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You're Probably Not Using Promise.All Enough

Sam Jarman πŸ‘¨πŸΌβ€πŸ’»
Software engineer (iOS/JS/Anything). Likes: blogging, running, improvising, public speaking, positivity, helping newbies and great banter!
Originally published at samjarman.co.nz ・4 min read

Before I begin: This is not a full tutorial on the keywords mentioned here. This is an essay on using Promise.all more effectively. Google is your friend.

Promises before - "callback hell"

Ever since ES8, JavaScript developers have probably been enjoying the new keywords async and await. Often called 'async/await', this set of keywords solves a problem in JavaScript up until this point: "Callback hell".

Prior to ES8, functions that returned asynchronously had to accept callbacks. This meant the code got messy when you had to do multiple asynchronous steps.

Here's an example

function main() {
  return doSomethingAsync('Foo').then(result1 => {
    return doSomethingElseAsync('Foo').then(result2 => {
      // Now that I have my items, call the final step
      return finallySomethingAsync(result1, result2);
    });
  });
}

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See how the code drifts off to the right? It's not ideal. This has two steps, but you can imagine the nesting with three, five or ten steps. Gross.

Promises now - just lovely

As Async/Await came along, the same code could be expressed much more nicely.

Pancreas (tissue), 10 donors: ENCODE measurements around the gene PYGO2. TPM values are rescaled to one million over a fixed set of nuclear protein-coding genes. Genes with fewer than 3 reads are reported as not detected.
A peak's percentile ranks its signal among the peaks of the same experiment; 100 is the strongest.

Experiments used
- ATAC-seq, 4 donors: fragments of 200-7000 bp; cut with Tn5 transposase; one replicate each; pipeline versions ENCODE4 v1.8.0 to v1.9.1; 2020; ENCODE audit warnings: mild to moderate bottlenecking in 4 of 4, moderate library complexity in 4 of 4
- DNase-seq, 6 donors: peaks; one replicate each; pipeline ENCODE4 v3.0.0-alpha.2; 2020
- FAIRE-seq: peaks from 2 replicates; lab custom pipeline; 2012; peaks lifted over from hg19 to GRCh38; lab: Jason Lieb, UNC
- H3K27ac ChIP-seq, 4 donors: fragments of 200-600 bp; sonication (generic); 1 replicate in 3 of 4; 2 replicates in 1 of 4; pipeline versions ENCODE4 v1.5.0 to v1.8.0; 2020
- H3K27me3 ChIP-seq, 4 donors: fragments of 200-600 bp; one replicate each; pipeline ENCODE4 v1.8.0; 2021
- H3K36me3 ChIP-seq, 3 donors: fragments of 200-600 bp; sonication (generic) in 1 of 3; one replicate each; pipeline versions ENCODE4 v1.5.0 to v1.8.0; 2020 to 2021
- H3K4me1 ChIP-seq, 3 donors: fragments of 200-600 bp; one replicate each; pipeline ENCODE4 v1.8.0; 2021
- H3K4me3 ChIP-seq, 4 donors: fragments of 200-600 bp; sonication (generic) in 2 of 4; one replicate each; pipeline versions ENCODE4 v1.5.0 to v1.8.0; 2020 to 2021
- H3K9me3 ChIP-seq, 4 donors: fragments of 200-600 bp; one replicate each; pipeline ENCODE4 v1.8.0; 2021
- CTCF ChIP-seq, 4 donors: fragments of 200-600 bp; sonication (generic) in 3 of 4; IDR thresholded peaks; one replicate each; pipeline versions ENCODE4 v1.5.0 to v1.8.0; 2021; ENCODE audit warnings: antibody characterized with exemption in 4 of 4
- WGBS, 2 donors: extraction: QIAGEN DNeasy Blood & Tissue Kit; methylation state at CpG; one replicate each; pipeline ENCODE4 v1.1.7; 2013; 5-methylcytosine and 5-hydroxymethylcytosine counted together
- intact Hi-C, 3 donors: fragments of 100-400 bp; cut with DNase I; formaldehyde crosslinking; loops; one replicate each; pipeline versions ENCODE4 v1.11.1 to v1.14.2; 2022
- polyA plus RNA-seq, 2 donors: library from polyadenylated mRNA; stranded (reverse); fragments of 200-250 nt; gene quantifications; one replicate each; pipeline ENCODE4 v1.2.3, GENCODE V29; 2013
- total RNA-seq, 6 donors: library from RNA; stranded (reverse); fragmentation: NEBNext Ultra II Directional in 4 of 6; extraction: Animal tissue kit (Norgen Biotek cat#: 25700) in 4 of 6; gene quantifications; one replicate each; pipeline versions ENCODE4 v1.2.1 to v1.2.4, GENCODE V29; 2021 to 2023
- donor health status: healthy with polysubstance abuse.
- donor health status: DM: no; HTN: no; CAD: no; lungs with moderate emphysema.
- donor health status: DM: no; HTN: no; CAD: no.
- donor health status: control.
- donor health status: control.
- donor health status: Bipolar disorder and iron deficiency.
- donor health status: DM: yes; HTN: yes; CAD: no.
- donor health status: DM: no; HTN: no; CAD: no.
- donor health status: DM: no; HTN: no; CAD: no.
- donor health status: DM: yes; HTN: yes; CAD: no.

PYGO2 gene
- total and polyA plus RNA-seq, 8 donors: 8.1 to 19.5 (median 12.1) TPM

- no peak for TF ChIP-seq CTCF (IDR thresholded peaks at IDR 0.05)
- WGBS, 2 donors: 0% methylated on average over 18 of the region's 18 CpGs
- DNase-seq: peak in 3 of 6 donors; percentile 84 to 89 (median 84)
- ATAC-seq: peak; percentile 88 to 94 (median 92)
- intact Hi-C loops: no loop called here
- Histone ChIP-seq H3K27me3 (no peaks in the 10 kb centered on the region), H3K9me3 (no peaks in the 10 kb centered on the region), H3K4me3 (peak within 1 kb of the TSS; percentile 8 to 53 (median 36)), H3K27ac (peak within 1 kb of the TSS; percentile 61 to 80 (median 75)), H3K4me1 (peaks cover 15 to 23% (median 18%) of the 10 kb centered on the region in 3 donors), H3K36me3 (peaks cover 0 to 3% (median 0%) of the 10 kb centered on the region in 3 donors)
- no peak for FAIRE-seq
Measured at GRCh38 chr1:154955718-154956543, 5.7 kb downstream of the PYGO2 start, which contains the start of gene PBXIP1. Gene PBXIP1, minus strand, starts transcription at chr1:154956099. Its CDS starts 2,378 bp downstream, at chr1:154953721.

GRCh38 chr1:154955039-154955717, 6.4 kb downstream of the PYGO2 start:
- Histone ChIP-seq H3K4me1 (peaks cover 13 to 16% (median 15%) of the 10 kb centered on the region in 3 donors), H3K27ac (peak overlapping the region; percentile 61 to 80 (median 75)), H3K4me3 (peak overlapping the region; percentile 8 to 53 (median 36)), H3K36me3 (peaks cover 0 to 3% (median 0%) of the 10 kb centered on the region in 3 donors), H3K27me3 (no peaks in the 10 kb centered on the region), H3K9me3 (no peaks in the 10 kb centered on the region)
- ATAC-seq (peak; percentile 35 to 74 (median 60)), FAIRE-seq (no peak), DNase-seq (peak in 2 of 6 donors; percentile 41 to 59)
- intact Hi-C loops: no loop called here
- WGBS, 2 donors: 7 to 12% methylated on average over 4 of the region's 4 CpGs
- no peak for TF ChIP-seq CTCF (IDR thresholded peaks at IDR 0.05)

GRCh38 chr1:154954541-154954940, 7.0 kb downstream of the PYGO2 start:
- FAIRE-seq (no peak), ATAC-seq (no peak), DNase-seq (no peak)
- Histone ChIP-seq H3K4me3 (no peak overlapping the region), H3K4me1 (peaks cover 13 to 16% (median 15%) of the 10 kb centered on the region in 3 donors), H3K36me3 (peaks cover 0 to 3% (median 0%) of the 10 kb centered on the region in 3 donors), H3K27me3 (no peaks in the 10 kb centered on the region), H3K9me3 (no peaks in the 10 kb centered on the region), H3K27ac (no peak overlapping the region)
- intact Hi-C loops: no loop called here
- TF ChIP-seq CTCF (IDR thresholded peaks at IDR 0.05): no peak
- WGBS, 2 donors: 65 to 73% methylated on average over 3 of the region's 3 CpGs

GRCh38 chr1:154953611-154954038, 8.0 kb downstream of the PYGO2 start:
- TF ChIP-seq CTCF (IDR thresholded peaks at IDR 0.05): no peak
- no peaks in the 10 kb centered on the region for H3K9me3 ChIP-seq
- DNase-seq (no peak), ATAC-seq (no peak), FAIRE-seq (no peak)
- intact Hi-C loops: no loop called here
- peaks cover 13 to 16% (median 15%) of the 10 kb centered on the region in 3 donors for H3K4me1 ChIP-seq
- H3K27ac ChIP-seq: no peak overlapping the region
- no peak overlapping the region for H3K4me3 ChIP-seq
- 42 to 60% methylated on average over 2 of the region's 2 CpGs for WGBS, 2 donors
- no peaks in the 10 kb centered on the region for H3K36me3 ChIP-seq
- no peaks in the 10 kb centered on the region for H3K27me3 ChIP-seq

async function main() {
  const result1 = await doSomethingAsync('Foo');
  const result2 = await doSomethingElseAsync('Foo');

  // Now that I have my items, call the final step
  return await finallySomethingAsync(result1, result2);
}
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See how that looks more like synchronous code? Nice steps laid out that are easy to follow.

And that's usually where the tutorials end for this topic. However I'd like to go into why you might want to go further when converting this code.

Similar to the first snippet, the code waits twice. Once to get result1 and again to get result2. These are then used together to do the final step.

Where you start to have issues is when you realise you don't actually need to wait for these things in sequence. They can happen in parallel.

Promise.all

So, we introduce Promise.all. Promise.all waits for an array of promises to resolve before continuing. So, if we change our code to use Promise.all instead, it'd look like this:

async function main() {
  console.log('This is my code');
  const [result1, result2] = await Promise.all([
    doSomethingAsync('Foo'),
    doSomethingElseAsync('Foo'),
  ]);

  // Now that I have my items, call the final step
  return await finallySomethingAsync(result1, result2);
}
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Walking through, we declare the result variables using destructuring assignment, and then await the call to Promise.all.

From there we can then use the two variables in the final call.

What we've done essentially is cut our wait time in half. Instead of waiting for a 2 x methods that take a second each, resulting in two second series step. We've done in them parallel and now they take about close to one second. That's a great time saving for you and your user.

Now, a subtlety here: really, the definition of Promise.all is not executing in parallel. It's awaiting a list to finish. The difference is the call to doSomethingAsync has probably started a few clock cycles sooner than doSomethingElseAsync. Usually this difference doesn't matter, but expect to see the operations of equal duration length finish in an indeterministic order.